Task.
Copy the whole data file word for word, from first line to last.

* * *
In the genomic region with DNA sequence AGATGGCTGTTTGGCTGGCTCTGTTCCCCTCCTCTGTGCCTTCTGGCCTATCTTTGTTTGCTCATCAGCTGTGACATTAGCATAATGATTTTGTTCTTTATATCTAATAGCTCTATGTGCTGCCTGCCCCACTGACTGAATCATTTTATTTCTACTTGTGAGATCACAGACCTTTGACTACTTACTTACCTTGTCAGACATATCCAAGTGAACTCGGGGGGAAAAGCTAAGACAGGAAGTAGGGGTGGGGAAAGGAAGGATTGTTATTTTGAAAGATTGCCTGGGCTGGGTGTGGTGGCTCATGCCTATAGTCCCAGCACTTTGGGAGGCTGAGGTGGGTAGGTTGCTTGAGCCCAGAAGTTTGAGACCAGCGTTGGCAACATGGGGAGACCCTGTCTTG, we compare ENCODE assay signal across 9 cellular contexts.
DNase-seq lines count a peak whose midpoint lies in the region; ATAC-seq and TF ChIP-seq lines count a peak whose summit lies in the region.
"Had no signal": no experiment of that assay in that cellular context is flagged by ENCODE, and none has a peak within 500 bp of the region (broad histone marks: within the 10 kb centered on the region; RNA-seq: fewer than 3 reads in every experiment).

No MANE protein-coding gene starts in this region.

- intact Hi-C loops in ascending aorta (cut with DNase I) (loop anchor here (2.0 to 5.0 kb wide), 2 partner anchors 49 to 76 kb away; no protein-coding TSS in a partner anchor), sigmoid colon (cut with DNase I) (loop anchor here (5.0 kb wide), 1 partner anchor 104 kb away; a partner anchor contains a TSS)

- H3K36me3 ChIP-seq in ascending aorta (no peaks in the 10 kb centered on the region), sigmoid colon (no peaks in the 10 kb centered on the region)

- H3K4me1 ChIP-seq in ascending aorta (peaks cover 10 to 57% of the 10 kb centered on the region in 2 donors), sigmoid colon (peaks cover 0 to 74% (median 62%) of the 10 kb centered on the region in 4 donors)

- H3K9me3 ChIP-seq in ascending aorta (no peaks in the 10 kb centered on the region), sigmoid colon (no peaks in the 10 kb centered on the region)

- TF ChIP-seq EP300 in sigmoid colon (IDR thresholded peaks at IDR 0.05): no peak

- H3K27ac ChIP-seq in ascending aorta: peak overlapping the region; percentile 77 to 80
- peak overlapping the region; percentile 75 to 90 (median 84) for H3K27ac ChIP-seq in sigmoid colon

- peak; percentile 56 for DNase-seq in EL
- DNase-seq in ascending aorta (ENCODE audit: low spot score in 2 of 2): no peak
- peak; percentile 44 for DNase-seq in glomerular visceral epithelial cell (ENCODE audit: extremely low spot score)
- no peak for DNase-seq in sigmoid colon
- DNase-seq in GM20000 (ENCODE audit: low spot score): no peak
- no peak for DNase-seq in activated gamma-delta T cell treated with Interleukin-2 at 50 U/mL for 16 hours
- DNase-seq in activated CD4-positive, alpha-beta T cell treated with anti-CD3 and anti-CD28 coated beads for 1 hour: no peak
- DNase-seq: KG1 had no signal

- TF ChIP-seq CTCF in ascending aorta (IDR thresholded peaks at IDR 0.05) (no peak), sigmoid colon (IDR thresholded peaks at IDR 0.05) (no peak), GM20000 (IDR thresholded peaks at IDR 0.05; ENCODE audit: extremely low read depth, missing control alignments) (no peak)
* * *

In the genomic region with DNA sequence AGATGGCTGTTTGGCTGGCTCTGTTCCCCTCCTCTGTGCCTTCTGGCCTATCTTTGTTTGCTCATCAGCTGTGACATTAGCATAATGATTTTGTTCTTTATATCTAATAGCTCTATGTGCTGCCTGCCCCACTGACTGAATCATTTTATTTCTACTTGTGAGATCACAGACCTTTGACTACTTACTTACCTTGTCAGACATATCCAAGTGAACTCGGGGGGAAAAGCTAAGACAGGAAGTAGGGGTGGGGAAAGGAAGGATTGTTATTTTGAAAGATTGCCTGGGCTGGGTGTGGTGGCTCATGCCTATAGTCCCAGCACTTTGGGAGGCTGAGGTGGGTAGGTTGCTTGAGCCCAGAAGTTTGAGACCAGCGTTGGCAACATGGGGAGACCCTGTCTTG, we compare ENCODE assay signal across 9 cellular contexts.
DNase-seq lines count a peak whose midpoint lies in the region; ATAC-seq and TF ChIP-seq lines count a peak whose summit lies in the region.
"Had no signal": no experiment of that assay in that cellular context is flagged by ENCODE, and none has a peak within 500 bp of the region (broad histone marks: within the 10 kb centered on the region; RNA-seq: fewer than 3 reads in every experiment).

No MANE protein-coding gene starts in this region.

- intact Hi-C loops in ascending aorta (cut with DNase I) (loop anchor here (2.0 to 5.0 kb wide), 2 partner anchors 49 to 76 kb away; no protein-coding TSS in a partner anchor), sigmoid colon (cut with DNase I) (loop anchor here (5.0 kb wide), 1 partner anchor 104 kb away; a partner anchor contains a TSS)

- H3K36me3 ChIP-seq in ascending aorta (no peaks in the 10 kb centered on the region), sigmoid colon (no peaks in the 10 kb centered on the region)

- H3K4me1 ChIP-seq in ascending aorta (peaks cover 10 to 57% of the 10 kb centered on the region in 2 donors), sigmoid colon (peaks cover 0 to 74% (median 62%) of the 10 kb centered on the region in 4 donors)

- H3K9me3 ChIP-seq in ascending aorta (no peaks in the 10 kb centered on the region), sigmoid colon (no peaks in the 10 kb centered on the region)

- TF ChIP-seq EP300 in sigmoid colon (IDR thresholded peaks at IDR 0.05): no peak

- H3K27ac ChIP-seq in ascending aorta: peak overlapping the region; percentile 77 to 80
- peak overlapping the region; percentile 75 to 90 (median 84) for H3K27ac ChIP-seq in sigmoid colon

- peak; percentile 56 for DNase-seq in EL
- DNase-seq in ascending aorta (ENCODE audit: low spot score in 2 of 2): no peak
- peak; percentile 44 for DNase-seq in glomerular visceral epithelial cell (ENCODE audit: extremely low spot score)
- no peak for DNase-seq in sigmoid colon
- DNase-seq in GM20000 (ENCODE audit: low spot score): no peak
- no peak for DNase-seq in activated gamma-delta T cell treated with Interleukin-2 at 50 U/mL for 16 hours
- DNase-seq in activated CD4-positive, alpha-beta T cell treated with anti-CD3 and anti-CD28 coated beads for 1 hour: no peak
- DNase-seq: KG1 had no signal

- TF ChIP-seq CTCF in ascending aorta (IDR thresholded peaks at IDR 0.05) (no peak), sigmoid colon (IDR thresholded peaks at IDR 0.05) (no peak), GM20000 (IDR thresholded peaks at IDR 0.05; ENCODE audit: extremely low read depth, missing control alignments) (no peak)